Holiday Hotspot: Paro Bhutan

Bhutan’s rich and remarkable culture is a real highlight for many visitors. Even though the internet and mobile phones have infiltrated Bhutan in recent years, the traditions and customs that are centuries old here continue to endure. Bhutan's mountains rise to almost 25,000 feet; mist creeps up from thousands of feet below. Far from the cares of the rest of the world, monks and herders happily go about their lives on the roof of the world.  Bhutan’s dance, art, drama and music are linked to Buddhism, which is the most-practiced religion in Bhutan.

As with most other Asian countries, monks are revered in Bhutanese society and generally afforded great respect as guardians of their predominant faith. Visitors shouldn’t miss out on visiting one of Bhutan’s many monasteries to see daily rituals, monks and pilgrims. Religious festivals are celebrated all year round, from smaller regional festivals practiced only by villages, to large nationally recognised religious ceremonies and festivals. These festivals help to preserve and celebrate an ancient culture, and are full of parades, sports, dance, drumming and art. Bhutan’s distinctive traditional dress is another cultural highlight and it’s possible to see locals wearing fine woven dresses and jackets of different colours and decorations, which often define ones social class or standing.  

Paro valley, one of the most beautiful valleys of Bhutan, is known as the rice bowl of Bhutan. The Paachu or Paro River meandering through it contributes to nourishing the rice fields and fruit orchards of Paro. To the north of stands the "Mount Jhomolhari" (Goddess Mountain) and the glacier waters from its five sister peaks fall through deep gorges finally converging to form the Paro River. Besides being the only district that boasts an international airstrip, it is also home to many of Bhutan’s oldest and most popular religious monuments.The Taktsang Monastery (Tiger's Nest) which clings precariously to a high cliff, and other sacred Buddhist sites draw visitors to Paro from all over the world.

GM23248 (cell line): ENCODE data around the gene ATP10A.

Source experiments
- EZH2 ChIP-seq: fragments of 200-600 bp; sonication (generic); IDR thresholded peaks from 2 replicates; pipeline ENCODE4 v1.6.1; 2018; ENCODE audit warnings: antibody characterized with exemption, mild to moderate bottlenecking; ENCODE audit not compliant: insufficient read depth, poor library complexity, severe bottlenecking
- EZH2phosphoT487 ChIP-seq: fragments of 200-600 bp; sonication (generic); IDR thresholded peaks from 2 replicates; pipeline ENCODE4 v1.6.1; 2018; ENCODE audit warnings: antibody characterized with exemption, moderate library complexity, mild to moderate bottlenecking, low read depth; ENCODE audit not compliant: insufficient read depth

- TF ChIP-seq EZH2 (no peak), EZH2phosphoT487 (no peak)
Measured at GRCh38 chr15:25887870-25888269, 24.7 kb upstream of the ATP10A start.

The 100-year-old Gangtey Palace where we stayed was a private home until 1995 owned first by members of the royal family and then purchased by an aristocrat whose descendants now run the hotel. Decorated in traditional, colourful Bhutanese style, the hotel includes a courtyard, prayer room, bar and a dining room offering Bhutanese, Indian, Chinese and European options. Only travelers on packages booked through tour operators are allowed visas, so independent tourists and backpackers can't get in, plus there's the infamous tourist tax of $250 to $280 a day, though most of that goes towards accommodation, transfers, guiding and is included in package prices.

London based Blue Poppy Tours set up by Choki Dorji has many years of experience revealing the mysteries of Bhutan’s traditions and majestic landscapes.  As well as securing connecting flights from Kathmandu to Paro they offer culture & festival tours, treks and a mixture of all three, as well as specialist experiences such as bird watching, botanical and textile experiences for independent or group travelers. Turkish airlines fly daily from Dublin to Kathmandu Nepal via Istanbul. Their business class service is by far the most impressive of the Middle Eastern carriers departing Ireland. Rather than just serving a “restaurant service”, “Flying Chefs” make you feel like a star with “Turkish Hospitality” above the clouds. In fact all business class meals are served in porcelain dishes on flights.

Robert Walshe is a travel broadcaster with Q Radio in Northern Ireland

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